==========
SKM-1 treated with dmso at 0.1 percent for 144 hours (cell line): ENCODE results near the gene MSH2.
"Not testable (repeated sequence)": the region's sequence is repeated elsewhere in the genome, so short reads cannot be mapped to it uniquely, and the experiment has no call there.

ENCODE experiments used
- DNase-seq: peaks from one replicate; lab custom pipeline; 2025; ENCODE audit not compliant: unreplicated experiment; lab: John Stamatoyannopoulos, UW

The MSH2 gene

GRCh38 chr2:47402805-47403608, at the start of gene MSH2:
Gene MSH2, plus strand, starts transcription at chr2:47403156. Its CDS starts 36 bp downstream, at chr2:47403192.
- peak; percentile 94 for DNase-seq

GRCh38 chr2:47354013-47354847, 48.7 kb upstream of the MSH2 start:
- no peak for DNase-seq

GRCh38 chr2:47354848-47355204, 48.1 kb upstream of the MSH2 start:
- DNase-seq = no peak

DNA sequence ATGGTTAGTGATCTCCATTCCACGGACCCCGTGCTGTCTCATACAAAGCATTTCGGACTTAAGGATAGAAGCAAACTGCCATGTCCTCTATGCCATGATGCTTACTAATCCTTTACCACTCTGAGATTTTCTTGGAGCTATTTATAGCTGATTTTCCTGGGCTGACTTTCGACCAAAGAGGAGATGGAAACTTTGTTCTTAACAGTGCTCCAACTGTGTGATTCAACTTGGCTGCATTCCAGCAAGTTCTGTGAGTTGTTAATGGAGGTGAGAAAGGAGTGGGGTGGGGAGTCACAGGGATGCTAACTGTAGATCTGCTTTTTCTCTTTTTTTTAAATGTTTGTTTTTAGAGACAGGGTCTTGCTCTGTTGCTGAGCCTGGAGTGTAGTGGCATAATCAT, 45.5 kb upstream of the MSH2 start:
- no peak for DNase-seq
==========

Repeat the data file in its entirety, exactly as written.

SKM-1 treated with dmso at 0.1 percent for 144 hours (cell line): ENCODE results near the gene MSH2.
"Not testable (repeated sequence)": the region's sequence is repeated elsewhere in the genome, so short reads cannot be mapped to it uniquely, and the experiment has no call there.

ENCODE experiments used
- DNase-seq: peaks from one replicate; lab custom pipeline; 2025; ENCODE audit not compliant: unreplicated experiment; lab: John Stamatoyannopoulos, UW

The MSH2 gene

GRCh38 chr2:47402805-47403608, at the start of gene MSH2:
Gene MSH2, plus strand, starts transcription at chr2:47403156. Its CDS starts 36 bp downstream, at chr2:47403192.
- peak; percentile 94 for DNase-seq

GRCh38 chr2:47354013-47354847, 48.7 kb upstream of the MSH2 start:
- no peak for DNase-seq

GRCh38 chr2:47354848-47355204, 48.1 kb upstream of the MSH2 start:
- DNase-seq = no peak

DNA sequence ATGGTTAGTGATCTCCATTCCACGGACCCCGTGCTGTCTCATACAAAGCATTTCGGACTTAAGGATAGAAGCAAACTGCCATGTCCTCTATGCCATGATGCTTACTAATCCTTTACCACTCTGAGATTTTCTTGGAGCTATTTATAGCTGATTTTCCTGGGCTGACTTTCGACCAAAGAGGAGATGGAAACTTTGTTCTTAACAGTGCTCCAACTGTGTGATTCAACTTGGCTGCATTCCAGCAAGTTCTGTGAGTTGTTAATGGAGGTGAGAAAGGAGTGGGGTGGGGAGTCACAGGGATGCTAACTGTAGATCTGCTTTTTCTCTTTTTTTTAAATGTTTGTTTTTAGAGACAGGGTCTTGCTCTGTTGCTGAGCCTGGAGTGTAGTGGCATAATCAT, 45.5 kb upstream of the MSH2 start:
- no peak for DNase-seq